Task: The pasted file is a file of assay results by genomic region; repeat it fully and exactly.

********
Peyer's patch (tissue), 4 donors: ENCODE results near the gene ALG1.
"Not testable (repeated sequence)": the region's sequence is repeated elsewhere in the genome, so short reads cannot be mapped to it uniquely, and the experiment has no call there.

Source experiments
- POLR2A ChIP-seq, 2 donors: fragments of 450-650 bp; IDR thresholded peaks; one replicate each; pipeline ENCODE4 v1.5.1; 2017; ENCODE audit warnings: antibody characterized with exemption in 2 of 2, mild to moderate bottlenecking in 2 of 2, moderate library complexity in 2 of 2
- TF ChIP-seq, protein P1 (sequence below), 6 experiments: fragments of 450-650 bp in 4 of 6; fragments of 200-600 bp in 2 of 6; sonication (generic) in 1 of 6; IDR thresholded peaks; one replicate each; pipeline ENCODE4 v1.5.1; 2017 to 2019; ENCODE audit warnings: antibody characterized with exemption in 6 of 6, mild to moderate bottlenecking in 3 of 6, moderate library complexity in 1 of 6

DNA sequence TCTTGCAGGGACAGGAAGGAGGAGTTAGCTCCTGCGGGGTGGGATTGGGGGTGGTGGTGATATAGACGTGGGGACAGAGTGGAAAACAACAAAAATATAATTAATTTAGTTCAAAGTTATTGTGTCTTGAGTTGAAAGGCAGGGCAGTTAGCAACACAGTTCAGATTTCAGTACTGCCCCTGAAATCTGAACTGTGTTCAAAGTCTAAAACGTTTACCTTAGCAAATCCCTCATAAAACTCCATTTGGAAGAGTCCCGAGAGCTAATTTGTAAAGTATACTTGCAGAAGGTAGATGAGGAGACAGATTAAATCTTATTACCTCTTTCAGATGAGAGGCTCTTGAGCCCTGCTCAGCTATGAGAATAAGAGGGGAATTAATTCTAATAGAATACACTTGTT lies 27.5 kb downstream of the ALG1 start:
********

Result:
Peyer's patch (tissue), 4 donors: ENCODE results near the gene ALG1.
"Not testable (repeated sequence)": the region's sequence is repeated elsewhere in the genome, so short reads cannot be mapped to it uniquely, and the experiment has no call there.

Source experiments
- POLR2A ChIP-seq, 2 donors: fragments of 450-650 bp; IDR thresholded peaks; one replicate each; pipeline ENCODE4 v1.5.1; 2017; ENCODE audit warnings: antibody characterized with exemption in 2 of 2, mild to moderate bottlenecking in 2 of 2, moderate library complexity in 2 of 2
- TF ChIP-seq, protein P1 (sequence below), 6 experiments: fragments of 450-650 bp in 4 of 6; fragments of 200-600 bp in 2 of 6; sonication (generic) in 1 of 6; IDR thresholded peaks; one replicate each; pipeline ENCODE4 v1.5.1; 2017 to 2019; ENCODE audit warnings: antibody characterized with exemption in 6 of 6, mild to moderate bottlenecking in 3 of 6, moderate library complexity in 1 of 6

DNA sequence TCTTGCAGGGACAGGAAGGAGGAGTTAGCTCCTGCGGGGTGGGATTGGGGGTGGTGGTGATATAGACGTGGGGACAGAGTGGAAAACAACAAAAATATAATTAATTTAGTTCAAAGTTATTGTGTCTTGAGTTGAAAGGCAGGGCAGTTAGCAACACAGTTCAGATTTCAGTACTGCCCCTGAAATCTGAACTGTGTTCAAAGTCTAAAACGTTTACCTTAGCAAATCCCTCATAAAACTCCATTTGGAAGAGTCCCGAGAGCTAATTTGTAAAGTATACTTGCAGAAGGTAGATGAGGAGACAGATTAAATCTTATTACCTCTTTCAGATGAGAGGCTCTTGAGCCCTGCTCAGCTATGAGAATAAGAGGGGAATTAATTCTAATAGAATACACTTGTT lies 27.5 kb downstream of the ALG1 start: